“The Coven wants the same thing that you do.” she told him, “They want their freedom and, released from their shackles, they would see Magnus parted from his trinket. I believe they will side with anyone or anything to see that happen”.
“Where are they?” Quintus chose the next question.
This time, a cold smile touched her beautiful lips.
“There is only one place your kind have ever resided,” she told him, “The very same place that has almost certainly been on your mind since you learned of this city’s location. The fabled Library of Dalághast”.
Hulbard cast the Sorcerer a sidelong glance and though Quintus’ expression was carefully blankl, he knew the man well enough to see the hungry glint in his grey eyes.
“So we have another part of the Star in this tower?” Hulbard asked, already scanning the skyline ahead, picking out the distant buildings rising above the rest.
“There once was, but nothing of it remains now that you would be able to lay your hands on,” she told him with a curt nod.
“Locked away in some kind of impenetrable vault just like the last one?” Shankhill ventured.
“Sealed away within a prison of flesh,” she corrected him, “Seek the Coven. Forge an alliance with them and they will be a valuable ally. They would gladly reap a terrible vengeance upon King Magnus for their internment. But beware. Only the Skullborn Keep is a more dangerous place in all this once great city”.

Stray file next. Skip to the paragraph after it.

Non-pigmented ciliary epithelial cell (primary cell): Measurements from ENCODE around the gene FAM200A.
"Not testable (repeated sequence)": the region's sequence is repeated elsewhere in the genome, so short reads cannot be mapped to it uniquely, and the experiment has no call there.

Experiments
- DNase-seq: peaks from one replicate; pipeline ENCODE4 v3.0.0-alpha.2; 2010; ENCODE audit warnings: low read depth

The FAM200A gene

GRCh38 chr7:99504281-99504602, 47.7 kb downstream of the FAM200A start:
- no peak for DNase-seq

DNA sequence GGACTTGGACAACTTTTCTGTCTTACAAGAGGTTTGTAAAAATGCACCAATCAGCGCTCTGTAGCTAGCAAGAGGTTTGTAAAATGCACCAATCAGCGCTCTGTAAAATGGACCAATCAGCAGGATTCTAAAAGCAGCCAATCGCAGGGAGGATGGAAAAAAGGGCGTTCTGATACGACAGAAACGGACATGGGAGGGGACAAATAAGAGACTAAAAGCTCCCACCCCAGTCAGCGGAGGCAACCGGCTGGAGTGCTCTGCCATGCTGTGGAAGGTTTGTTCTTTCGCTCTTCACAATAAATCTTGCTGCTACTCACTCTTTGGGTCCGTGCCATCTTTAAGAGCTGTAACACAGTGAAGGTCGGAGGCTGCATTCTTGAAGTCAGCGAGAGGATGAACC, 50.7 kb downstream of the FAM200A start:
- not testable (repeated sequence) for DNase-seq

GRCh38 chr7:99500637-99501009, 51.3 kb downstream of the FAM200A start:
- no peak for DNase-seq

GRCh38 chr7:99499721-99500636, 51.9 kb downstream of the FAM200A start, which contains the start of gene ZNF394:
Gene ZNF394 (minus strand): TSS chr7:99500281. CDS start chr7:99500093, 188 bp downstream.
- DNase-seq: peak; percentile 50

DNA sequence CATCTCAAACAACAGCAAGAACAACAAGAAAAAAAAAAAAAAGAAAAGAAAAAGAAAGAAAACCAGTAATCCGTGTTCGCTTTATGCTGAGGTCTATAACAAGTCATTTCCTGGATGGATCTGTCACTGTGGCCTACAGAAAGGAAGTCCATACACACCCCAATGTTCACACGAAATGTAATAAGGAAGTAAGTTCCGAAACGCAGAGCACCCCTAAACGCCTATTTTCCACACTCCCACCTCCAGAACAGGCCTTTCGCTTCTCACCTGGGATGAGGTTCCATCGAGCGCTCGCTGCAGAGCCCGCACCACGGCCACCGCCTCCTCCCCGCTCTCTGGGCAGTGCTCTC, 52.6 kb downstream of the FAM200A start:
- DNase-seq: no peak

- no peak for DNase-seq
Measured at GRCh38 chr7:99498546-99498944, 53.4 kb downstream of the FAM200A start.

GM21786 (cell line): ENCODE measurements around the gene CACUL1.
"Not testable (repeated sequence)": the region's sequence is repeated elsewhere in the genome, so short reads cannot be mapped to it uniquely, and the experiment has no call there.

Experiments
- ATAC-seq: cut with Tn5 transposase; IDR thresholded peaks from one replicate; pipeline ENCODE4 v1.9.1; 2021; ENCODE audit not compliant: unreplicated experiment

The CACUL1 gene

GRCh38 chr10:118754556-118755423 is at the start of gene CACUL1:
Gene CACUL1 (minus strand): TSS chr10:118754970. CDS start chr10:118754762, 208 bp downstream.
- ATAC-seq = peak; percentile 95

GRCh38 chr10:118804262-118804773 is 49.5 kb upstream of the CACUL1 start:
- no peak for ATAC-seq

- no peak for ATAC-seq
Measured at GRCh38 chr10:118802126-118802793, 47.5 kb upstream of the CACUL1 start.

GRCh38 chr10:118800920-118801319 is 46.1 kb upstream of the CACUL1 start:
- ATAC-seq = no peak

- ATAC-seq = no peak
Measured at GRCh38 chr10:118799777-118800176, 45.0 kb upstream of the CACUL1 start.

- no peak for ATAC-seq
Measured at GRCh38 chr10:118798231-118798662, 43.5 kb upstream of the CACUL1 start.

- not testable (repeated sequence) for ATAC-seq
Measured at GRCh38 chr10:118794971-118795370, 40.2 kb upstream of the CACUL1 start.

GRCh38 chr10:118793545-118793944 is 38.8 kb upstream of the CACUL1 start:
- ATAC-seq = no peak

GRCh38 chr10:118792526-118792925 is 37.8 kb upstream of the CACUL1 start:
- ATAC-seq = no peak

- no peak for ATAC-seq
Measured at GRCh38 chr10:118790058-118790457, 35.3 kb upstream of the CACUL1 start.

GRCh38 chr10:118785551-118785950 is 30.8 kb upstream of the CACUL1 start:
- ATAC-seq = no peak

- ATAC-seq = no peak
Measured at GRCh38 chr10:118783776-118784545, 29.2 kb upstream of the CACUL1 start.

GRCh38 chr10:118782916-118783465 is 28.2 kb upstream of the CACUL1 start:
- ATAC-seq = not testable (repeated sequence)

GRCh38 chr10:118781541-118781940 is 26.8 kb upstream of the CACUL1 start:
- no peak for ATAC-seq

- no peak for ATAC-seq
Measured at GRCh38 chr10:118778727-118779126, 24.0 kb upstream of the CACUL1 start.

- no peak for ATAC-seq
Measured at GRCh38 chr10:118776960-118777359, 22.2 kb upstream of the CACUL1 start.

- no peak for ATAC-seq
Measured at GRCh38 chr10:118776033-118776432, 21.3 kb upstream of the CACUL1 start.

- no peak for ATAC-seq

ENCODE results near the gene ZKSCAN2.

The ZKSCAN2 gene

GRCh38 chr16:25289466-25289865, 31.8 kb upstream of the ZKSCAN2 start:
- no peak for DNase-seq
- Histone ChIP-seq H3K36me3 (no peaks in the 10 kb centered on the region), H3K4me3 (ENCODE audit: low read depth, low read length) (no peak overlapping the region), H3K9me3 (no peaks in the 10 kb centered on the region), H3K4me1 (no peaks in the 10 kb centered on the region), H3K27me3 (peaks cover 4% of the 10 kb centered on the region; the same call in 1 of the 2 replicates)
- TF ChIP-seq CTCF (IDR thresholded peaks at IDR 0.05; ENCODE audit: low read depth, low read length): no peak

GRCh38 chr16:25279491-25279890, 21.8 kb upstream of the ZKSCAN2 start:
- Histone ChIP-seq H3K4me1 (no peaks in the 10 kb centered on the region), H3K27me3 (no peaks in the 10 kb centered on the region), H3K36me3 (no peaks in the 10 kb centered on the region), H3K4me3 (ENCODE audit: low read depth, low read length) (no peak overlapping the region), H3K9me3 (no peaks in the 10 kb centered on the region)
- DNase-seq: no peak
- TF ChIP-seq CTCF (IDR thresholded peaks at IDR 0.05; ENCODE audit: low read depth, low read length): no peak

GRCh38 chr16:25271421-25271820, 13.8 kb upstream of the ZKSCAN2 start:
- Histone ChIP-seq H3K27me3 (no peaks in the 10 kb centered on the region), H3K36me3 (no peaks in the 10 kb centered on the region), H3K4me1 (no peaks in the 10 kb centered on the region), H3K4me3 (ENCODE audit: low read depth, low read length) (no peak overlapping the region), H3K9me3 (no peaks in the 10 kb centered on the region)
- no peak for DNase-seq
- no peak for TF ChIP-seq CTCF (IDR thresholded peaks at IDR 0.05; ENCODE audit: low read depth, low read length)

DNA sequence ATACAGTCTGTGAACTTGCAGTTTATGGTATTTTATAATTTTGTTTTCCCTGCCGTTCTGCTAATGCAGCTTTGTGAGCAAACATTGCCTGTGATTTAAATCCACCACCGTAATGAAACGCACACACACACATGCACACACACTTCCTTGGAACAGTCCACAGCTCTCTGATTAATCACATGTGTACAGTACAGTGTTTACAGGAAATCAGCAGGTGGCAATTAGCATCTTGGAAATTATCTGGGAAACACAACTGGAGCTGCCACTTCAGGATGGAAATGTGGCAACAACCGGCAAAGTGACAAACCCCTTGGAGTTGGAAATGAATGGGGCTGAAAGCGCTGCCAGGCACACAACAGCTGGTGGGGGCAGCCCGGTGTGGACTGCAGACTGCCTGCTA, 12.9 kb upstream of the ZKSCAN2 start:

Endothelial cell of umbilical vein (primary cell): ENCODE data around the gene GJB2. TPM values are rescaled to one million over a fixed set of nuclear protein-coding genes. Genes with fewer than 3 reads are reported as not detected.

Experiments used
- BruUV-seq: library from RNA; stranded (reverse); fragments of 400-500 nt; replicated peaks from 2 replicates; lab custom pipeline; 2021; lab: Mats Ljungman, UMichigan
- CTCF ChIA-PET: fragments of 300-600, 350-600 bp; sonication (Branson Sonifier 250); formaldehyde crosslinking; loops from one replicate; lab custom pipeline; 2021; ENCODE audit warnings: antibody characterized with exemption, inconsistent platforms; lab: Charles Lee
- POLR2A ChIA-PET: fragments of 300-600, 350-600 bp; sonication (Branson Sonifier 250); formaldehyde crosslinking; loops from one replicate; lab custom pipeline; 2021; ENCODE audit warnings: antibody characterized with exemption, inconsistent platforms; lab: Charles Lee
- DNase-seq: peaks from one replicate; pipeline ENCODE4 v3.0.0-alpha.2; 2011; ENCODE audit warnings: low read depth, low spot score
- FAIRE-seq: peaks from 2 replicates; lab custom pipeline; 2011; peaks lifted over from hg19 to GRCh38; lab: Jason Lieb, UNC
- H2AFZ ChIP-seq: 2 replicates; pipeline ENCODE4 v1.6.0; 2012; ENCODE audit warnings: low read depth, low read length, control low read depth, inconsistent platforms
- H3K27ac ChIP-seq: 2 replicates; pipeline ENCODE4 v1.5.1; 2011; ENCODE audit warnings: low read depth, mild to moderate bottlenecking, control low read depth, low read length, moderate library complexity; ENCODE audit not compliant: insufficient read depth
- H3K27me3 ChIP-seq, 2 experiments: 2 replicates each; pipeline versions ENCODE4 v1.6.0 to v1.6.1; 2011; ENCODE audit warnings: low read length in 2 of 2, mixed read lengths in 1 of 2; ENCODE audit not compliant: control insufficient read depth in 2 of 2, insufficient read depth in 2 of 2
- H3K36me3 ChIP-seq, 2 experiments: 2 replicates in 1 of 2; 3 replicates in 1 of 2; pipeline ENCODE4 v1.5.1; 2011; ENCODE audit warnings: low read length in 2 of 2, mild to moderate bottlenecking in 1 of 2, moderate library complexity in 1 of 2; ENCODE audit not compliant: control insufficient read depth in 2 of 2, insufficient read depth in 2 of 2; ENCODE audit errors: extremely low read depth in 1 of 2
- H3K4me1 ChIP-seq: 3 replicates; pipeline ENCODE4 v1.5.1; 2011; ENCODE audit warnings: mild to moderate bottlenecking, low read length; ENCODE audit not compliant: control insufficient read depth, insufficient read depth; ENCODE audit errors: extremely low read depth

“If they are so keen to help take down Magnus, then why would we have anything to worry about?” Shankhill frowned.
“Sorcerer’s...” the raven haired woman paused, eyes roaming to Quintus as she chose her words with care, “Can often be interesting individuals. The Coven’s rites and transformation left their mental capacity questionable. In the years since they were first imprisoned, they have had little to do besides plot, scheme and grow more bitter with each passing day. They are surrounded by a legion of loyal acolytes, but have failed a thousand times over to find a way to free themselves of Magnus’ chains”.
“That wretch you encountered before, the one who so enthusiastically flung lightning at you, is little more than a babe swinging a wooden spoon compared to a master duellist armed with a sabre of exquisite craftsmanship. Believe me when I say that there is no comparison. Avoiding confrontation of any description should be considered of the utmost importance”.